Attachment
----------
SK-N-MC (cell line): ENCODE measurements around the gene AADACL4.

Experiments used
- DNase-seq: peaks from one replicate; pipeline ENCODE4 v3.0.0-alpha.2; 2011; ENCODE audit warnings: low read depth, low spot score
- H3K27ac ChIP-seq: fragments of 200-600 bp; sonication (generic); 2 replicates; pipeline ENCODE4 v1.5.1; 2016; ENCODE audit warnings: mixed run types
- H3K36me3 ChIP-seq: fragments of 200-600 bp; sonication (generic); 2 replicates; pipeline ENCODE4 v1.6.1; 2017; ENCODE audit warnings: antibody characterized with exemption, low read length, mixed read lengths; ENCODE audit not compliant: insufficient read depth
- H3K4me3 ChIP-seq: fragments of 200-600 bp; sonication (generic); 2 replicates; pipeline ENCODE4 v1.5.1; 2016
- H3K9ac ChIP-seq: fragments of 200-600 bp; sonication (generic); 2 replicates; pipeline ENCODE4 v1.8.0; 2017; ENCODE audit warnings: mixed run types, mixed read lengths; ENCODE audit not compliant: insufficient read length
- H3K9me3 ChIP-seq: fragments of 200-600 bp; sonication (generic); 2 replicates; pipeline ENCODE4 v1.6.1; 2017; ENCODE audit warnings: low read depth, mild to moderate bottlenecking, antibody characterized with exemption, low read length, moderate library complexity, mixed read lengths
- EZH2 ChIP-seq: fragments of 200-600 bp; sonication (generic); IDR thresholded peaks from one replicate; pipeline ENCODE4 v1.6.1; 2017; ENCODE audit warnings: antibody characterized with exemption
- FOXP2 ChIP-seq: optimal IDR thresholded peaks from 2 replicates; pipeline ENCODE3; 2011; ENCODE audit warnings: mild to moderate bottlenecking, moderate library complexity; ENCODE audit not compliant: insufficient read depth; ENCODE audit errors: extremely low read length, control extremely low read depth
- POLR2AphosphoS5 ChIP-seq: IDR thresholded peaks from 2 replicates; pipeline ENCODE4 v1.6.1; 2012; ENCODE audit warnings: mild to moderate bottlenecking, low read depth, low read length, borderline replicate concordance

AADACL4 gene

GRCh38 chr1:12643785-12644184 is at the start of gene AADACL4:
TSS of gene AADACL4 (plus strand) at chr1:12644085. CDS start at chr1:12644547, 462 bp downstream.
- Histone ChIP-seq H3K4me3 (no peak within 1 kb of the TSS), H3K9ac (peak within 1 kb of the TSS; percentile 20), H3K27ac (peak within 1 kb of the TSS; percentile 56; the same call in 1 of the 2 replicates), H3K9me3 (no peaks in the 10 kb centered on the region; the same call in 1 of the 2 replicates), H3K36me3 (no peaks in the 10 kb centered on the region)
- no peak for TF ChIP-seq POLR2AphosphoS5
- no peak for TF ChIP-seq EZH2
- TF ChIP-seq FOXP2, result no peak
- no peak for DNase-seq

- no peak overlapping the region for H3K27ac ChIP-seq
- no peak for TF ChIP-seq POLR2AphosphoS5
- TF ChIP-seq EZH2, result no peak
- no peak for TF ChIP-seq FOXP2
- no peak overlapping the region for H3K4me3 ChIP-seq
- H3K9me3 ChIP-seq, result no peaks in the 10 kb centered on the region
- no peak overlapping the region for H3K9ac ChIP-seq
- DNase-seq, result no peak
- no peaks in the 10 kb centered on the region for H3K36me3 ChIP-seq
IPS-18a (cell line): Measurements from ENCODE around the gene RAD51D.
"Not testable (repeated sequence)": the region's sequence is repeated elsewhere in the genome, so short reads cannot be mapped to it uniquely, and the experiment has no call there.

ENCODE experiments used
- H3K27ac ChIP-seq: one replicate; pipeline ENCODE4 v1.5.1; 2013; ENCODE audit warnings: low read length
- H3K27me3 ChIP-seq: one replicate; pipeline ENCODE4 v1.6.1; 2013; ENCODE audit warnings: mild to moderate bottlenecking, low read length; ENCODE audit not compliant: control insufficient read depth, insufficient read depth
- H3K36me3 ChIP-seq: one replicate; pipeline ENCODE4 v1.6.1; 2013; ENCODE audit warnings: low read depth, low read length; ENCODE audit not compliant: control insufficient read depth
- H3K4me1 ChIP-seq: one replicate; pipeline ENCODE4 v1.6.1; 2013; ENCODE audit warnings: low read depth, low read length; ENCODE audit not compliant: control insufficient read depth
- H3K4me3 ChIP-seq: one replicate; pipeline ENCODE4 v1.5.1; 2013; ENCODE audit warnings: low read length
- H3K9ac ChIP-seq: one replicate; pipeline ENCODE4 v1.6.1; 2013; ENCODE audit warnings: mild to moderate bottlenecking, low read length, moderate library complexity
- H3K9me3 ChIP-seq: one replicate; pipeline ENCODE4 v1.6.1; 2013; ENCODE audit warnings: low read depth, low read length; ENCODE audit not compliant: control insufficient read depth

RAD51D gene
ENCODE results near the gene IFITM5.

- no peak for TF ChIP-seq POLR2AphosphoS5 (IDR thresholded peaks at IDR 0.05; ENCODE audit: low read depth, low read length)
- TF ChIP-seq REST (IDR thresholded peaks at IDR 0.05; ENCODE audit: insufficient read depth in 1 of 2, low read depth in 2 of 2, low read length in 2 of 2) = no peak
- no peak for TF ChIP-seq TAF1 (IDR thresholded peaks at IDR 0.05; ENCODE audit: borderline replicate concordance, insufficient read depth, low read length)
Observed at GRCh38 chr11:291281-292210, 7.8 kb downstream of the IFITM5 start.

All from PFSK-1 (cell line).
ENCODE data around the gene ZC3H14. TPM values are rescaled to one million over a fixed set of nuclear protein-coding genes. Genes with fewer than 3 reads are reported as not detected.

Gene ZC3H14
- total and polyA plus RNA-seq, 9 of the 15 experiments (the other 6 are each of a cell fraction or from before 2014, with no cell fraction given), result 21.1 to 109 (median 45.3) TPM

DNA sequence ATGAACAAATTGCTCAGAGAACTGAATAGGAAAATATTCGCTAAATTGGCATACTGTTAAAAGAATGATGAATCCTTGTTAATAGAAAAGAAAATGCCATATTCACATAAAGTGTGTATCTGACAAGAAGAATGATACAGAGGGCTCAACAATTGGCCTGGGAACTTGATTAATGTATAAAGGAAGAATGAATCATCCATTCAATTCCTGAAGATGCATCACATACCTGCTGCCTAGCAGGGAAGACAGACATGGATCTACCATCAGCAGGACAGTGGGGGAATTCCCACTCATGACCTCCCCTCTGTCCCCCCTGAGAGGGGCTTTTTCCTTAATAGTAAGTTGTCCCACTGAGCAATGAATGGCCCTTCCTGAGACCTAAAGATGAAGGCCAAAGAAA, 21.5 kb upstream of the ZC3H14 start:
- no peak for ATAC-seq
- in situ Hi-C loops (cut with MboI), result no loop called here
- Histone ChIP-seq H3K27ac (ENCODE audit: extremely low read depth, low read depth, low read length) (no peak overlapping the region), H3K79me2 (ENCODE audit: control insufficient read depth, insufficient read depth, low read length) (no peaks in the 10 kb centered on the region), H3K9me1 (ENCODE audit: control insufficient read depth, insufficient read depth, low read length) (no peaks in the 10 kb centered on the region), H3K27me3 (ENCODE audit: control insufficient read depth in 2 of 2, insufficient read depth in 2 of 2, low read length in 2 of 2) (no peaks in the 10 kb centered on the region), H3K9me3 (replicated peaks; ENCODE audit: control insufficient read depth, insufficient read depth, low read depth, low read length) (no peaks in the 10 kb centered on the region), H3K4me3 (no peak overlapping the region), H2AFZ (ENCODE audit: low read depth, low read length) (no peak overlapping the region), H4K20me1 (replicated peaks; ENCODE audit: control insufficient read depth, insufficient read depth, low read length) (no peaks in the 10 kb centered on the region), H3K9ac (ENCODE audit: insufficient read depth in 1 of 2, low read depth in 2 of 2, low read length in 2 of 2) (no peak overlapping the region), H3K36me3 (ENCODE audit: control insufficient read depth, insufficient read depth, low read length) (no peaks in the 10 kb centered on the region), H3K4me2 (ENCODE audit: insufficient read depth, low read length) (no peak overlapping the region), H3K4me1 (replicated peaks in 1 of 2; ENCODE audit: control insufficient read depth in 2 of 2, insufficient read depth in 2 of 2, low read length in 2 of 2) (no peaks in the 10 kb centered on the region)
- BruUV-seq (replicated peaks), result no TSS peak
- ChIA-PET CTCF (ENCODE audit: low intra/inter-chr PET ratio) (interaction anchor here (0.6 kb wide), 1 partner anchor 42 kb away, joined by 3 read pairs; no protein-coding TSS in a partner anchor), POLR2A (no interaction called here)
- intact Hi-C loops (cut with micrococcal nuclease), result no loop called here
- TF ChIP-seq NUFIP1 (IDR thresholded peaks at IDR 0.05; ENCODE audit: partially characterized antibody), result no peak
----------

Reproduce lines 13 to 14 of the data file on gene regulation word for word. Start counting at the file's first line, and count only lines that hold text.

GRCh38 chr1:12643785-12644184 is at the start of gene AADACL4:
TSS of gene AADACL4 (plus strand) at chr1:12644085. CDS start at chr1:12644547, 462 bp downstream.